A contact lens is an artificial lens that sits on the surface on the eye. It covers the iris and pupil but may also extend to the white part of the eye (sclera). Contacts are commonly prescribed for vision correction in those who don’t want to wear eye glasses or undergo refractive surgery. Compared to glasses, they offer a wide field of view. They also don’t mist up with temperature changes.
Contact lenses are available as single-vision or multifocals. Single-vision lenses contain only a single point of focus throughout the lens. They can be used to achieve blended vision (monovision) by placing a far-powered lens on the dominant eye and a near-powered lens on the other eye. Multifocals offer more than one lens power. They correct more than a single vision problem.
Contacts can be categorized depending on the material as follows:
- Soft lenses – These are lenses made from a gel-like plastic known as hydrogel. They are soft and easily conform to the surface of the eye. Newer soft lenses are made from silicone hydrogel. These are more porous, allowing oxygen to get to the cornea. Although comfortable, most soft lenses are disposed after a short period of wear.
- Gas permeable (GP) lenses – These are termed as rigid gas permeable lenses. They are a type of hard lenses which provide excellent optics. They are also porous and fit well. The downside to the lenses is that they are not very comfortable. Wearers often take some time to adapt.
- Hybrid contact lenses – They combine the strengths of the soft and the GP lenses. Hybrid contacts have a central region that provides sharp vision and an outer region made from silicone hydrogel for comfort. Their disadvantage is that they are hard to fit.
- PMMA lenses – The lenses are made from a rigid material known as polymethyl methacrylate. They fit well and provide crisp-clear optics. However, they do not allow passage of oxygen and are also difficult to adapt to.
Contacts can be used for various purposes which include:
- Vision correction in refractive errors – The right lenses can correct presbyopia, hyperopia, myopia and astigmatism. In case of two disorders such as presbyopia and farsightedness, multifocals lenses can be used.
- Treatment of keratoconus and other corneal irregularities – Scleral lenses are used in management of keratoconus where the cornea is cone-shaped instead of curved. The smooth shape of the lens covers up for other corneal irregularities such as in astigmatism.
- Protection from UV light - Rays from the sun can be damaging and may even cause cataracts. UV-inhibiting lights protect the eyes from the effects of radiation.
- Masking a disfigured eye – Contact lenses can also be used to mask a disfigured eye, to make it look similar to the other eye.
- Correcting unevenness in color – In people with albinism or coloboma, the eye color may be pale. Tinted/colored lenses can be used to correct this.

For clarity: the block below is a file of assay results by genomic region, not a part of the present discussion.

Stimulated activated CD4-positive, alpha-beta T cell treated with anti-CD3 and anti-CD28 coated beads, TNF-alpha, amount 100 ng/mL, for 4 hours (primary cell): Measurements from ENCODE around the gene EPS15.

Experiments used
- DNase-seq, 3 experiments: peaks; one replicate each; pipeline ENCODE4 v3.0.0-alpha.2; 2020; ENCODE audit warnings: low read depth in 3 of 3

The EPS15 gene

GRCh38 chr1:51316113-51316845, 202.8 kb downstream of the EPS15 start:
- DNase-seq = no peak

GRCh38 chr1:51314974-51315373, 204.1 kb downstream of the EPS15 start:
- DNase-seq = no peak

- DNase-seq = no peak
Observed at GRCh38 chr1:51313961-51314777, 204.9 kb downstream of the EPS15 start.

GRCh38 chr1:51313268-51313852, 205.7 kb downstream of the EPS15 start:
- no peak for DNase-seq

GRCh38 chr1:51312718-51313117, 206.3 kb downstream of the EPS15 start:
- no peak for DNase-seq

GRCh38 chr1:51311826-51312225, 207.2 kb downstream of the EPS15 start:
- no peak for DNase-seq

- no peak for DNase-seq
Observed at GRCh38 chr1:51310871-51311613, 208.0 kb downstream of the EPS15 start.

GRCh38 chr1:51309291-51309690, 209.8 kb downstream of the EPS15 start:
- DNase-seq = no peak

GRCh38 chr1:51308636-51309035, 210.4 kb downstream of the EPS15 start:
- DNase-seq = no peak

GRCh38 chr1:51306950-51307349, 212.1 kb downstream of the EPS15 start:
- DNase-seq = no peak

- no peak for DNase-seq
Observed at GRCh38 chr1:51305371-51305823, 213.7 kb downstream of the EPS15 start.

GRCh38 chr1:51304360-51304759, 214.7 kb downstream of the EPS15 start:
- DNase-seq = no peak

Problems Associated with Contact Lens Wear
Contacts can be a source of eye problems when they don’t fit well, are damaged, or are not well cared for. The problems may include:
- Corneal infections such as keratitis and conjunctivitis
- Allergic reactions
- Dry eyes
- Contact-lens induced red eye
- Poor vision
Caring for Contact Lenses
Contacts can be worn for a single day only or continuously depending on the type of lenses. Those disposed after a single day's wear are termed as daily disposable lenses. Other lenses can be worn continuously for weeks or months. Extended wear lenses made of reusable material can be worn daily for even up to six months or longer.
Apart from the dust and particles from the environment, protein deposits from the eye contaminate lenses. Those worn continuously should be cleaned, disinfected and stored properly to prevent infections to the eyes. The products available include:
- Daily cleaner solutions – These are used for cleaning the lenses.
- Saline lens solutions – Contacts are rinsed as well as stored in saline solutions
- Multipurpose solutions – They come as an all-in-one product. Multipurpose solution clean, disinfect, rinse, and are used to store contact lenses. However, they contain preservatives which could cause reactions to people who are allergic.
- Hydrogen peroxide – It is also a multipurpose solution but without a preservative. Neutralizers should also be used before placing contacts on the eyes. Without neutralization, the chemical can cause injury to the eyes.
- Protein deposit and enzyme cleaner – This type cleans the accumulated protein and enzyme build-up from the lenses.
- Eye drops – Some drops are formulated for lubrication of contacts, preventing dry eyes.
- Cleaning/disinfecting devices – Equipment with ultrasonic waves can also be used for contact lens care.